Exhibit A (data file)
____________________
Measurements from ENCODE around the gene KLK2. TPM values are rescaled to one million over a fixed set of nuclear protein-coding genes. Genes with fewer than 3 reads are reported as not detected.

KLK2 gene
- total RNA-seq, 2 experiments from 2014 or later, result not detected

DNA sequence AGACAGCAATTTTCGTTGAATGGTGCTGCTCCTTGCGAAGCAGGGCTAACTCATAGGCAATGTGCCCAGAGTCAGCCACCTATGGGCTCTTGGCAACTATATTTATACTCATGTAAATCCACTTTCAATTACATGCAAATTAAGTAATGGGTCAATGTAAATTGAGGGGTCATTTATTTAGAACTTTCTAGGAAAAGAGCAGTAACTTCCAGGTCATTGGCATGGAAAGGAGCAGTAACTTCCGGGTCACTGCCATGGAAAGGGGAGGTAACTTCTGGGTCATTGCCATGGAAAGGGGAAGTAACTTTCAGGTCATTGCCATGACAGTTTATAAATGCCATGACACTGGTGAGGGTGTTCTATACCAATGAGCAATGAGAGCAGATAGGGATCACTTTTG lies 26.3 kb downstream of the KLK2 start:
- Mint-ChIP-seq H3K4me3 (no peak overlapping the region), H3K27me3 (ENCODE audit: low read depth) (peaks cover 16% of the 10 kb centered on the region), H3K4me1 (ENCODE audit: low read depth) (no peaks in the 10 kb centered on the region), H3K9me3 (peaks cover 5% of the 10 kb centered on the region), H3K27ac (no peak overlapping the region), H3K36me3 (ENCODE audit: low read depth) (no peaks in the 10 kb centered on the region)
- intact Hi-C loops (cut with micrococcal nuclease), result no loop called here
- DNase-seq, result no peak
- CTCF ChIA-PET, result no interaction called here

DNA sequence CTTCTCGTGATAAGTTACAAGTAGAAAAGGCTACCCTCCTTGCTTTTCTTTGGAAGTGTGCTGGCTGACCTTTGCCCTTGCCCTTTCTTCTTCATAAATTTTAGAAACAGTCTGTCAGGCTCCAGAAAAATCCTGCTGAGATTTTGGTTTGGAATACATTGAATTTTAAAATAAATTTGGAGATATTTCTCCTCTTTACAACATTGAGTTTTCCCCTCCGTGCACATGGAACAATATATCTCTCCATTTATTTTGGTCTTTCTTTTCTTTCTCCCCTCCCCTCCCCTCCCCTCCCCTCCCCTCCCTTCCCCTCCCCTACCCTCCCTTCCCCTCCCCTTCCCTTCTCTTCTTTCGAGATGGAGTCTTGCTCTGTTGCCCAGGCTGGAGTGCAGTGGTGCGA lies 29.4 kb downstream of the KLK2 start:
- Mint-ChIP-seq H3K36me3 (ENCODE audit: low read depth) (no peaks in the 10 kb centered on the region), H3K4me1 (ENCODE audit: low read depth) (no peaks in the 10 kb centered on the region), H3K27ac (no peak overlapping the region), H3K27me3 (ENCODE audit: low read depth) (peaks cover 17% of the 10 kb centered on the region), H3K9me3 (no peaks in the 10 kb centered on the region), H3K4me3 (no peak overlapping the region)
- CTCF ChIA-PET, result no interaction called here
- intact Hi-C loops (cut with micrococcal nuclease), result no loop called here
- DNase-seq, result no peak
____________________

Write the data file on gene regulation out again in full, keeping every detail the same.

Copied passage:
Measurements from ENCODE around the gene KLK2. TPM values are rescaled to one million over a fixed set of nuclear protein-coding genes. Genes with fewer than 3 reads are reported as not detected.

KLK2 gene
- total RNA-seq, 2 experiments from 2014 or later, result not detected

DNA sequence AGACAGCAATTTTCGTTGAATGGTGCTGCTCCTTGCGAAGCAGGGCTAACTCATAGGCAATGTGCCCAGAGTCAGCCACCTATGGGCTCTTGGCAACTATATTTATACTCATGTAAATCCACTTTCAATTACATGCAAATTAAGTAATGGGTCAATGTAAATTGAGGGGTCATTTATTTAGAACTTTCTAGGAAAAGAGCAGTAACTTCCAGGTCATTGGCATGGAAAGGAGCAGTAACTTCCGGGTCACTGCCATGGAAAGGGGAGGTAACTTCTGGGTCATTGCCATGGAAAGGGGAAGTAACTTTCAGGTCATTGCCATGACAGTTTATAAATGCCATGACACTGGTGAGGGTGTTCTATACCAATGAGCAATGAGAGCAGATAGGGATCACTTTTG lies 26.3 kb downstream of the KLK2 start:
- Mint-ChIP-seq H3K4me3 (no peak overlapping the region), H3K27me3 (ENCODE audit: low read depth) (peaks cover 16% of the 10 kb centered on the region), H3K4me1 (ENCODE audit: low read depth) (no peaks in the 10 kb centered on the region), H3K9me3 (peaks cover 5% of the 10 kb centered on the region), H3K27ac (no peak overlapping the region), H3K36me3 (ENCODE audit: low read depth) (no peaks in the 10 kb centered on the region)
- intact Hi-C loops (cut with micrococcal nuclease), result no loop called here
- DNase-seq, result no peak
- CTCF ChIA-PET, result no interaction called here

DNA sequence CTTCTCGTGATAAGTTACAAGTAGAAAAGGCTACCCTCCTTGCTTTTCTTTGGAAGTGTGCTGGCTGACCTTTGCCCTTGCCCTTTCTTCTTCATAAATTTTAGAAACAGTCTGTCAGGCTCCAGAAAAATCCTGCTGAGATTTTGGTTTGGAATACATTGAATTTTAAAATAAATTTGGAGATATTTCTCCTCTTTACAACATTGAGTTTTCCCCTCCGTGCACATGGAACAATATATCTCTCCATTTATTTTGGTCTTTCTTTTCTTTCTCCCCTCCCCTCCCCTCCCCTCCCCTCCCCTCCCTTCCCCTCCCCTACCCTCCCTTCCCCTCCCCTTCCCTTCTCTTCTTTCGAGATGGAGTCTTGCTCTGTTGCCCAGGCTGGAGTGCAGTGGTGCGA lies 29.4 kb downstream of the KLK2 start:
- Mint-ChIP-seq H3K36me3 (ENCODE audit: low read depth) (no peaks in the 10 kb centered on the region), H3K4me1 (ENCODE audit: low read depth) (no peaks in the 10 kb centered on the region), H3K27ac (no peak overlapping the region), H3K27me3 (ENCODE audit: low read depth) (peaks cover 17% of the 10 kb centered on the region), H3K9me3 (no peaks in the 10 kb centered on the region), H3K4me3 (no peak overlapping the region)
- CTCF ChIA-PET, result no interaction called here
- intact Hi-C loops (cut with micrococcal nuclease), result no loop called here
- DNase-seq, result no peak